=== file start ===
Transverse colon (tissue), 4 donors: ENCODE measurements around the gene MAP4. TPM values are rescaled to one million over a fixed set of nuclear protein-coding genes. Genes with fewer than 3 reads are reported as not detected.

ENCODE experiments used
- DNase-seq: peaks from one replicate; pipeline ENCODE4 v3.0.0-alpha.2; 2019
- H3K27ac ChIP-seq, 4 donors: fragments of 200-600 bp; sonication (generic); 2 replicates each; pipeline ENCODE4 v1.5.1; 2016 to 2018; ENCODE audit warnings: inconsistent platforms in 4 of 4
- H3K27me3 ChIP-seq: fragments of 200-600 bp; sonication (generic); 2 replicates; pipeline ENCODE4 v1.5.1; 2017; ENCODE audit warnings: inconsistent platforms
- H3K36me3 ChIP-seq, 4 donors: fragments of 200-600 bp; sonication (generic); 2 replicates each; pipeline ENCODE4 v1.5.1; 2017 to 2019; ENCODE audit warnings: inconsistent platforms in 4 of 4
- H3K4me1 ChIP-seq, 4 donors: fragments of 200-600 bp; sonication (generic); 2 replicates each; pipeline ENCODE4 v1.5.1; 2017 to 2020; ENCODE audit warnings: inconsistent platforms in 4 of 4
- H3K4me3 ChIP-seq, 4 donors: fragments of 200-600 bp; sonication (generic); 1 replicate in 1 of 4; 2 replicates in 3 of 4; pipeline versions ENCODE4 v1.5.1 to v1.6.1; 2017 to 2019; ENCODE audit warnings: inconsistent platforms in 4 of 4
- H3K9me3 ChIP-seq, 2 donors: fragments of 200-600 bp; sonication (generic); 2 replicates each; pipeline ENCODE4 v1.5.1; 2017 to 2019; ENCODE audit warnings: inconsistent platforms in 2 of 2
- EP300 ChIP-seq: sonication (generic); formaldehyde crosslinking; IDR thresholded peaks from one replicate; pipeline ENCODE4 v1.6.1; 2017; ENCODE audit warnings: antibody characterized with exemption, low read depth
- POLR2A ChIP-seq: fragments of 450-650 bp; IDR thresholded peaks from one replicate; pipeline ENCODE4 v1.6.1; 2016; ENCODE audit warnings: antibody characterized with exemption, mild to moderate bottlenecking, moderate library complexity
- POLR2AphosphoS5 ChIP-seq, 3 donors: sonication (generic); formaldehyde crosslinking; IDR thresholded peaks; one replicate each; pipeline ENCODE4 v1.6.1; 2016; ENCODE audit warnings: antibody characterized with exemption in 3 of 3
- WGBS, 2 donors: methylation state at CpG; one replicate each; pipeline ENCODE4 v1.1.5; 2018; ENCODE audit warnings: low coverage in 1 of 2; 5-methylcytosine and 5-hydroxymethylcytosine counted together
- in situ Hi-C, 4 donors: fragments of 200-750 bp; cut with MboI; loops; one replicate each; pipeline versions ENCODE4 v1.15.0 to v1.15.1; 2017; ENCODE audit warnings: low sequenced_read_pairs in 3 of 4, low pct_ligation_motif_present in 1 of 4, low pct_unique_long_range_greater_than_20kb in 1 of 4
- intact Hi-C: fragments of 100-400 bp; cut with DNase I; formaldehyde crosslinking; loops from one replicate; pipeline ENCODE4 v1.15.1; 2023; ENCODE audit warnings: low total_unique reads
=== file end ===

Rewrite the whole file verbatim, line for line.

Transverse colon (tissue), 4 donors: ENCODE measurements around the gene MAP4. TPM values are rescaled to one million over a fixed set of nuclear protein-coding genes. Genes with fewer than 3 reads are reported as not detected.

ENCODE experiments used
- DNase-seq: peaks from one replicate; pipeline ENCODE4 v3.0.0-alpha.2; 2019
- H3K27ac ChIP-seq, 4 donors: fragments of 200-600 bp; sonication (generic); 2 replicates each; pipeline ENCODE4 v1.5.1; 2016 to 2018; ENCODE audit warnings: inconsistent platforms in 4 of 4
- H3K27me3 ChIP-seq: fragments of 200-600 bp; sonication (generic); 2 replicates; pipeline ENCODE4 v1.5.1; 2017; ENCODE audit warnings: inconsistent platforms
- H3K36me3 ChIP-seq, 4 donors: fragments of 200-600 bp; sonication (generic); 2 replicates each; pipeline ENCODE4 v1.5.1; 2017 to 2019; ENCODE audit warnings: inconsistent platforms in 4 of 4
- H3K4me1 ChIP-seq, 4 donors: fragments of 200-600 bp; sonication (generic); 2 replicates each; pipeline ENCODE4 v1.5.1; 2017 to 2020; ENCODE audit warnings: inconsistent platforms in 4 of 4
- H3K4me3 ChIP-seq, 4 donors: fragments of 200-600 bp; sonication (generic); 1 replicate in 1 of 4; 2 replicates in 3 of 4; pipeline versions ENCODE4 v1.5.1 to v1.6.1; 2017 to 2019; ENCODE audit warnings: inconsistent platforms in 4 of 4
- H3K9me3 ChIP-seq, 2 donors: fragments of 200-600 bp; sonication (generic); 2 replicates each; pipeline ENCODE4 v1.5.1; 2017 to 2019; ENCODE audit warnings: inconsistent platforms in 2 of 2
- EP300 ChIP-seq: sonication (generic); formaldehyde crosslinking; IDR thresholded peaks from one replicate; pipeline ENCODE4 v1.6.1; 2017; ENCODE audit warnings: antibody characterized with exemption, low read depth
- POLR2A ChIP-seq: fragments of 450-650 bp; IDR thresholded peaks from one replicate; pipeline ENCODE4 v1.6.1; 2016; ENCODE audit warnings: antibody characterized with exemption, mild to moderate bottlenecking, moderate library complexity
- POLR2AphosphoS5 ChIP-seq, 3 donors: sonication (generic); formaldehyde crosslinking; IDR thresholded peaks; one replicate each; pipeline ENCODE4 v1.6.1; 2016; ENCODE audit warnings: antibody characterized with exemption in 3 of 3
- WGBS, 2 donors: methylation state at CpG; one replicate each; pipeline ENCODE4 v1.1.5; 2018; ENCODE audit warnings: low coverage in 1 of 2; 5-methylcytosine and 5-hydroxymethylcytosine counted together
- in situ Hi-C, 4 donors: fragments of 200-750 bp; cut with MboI; loops; one replicate each; pipeline versions ENCODE4 v1.15.0 to v1.15.1; 2017; ENCODE audit warnings: low sequenced_read_pairs in 3 of 4, low pct_ligation_motif_present in 1 of 4, low pct_unique_long_range_greater_than_20kb in 1 of 4
- intact Hi-C: fragments of 100-400 bp; cut with DNase I; formaldehyde crosslinking; loops from one replicate; pipeline ENCODE4 v1.15.1; 2023; ENCODE audit warnings: low total_unique reads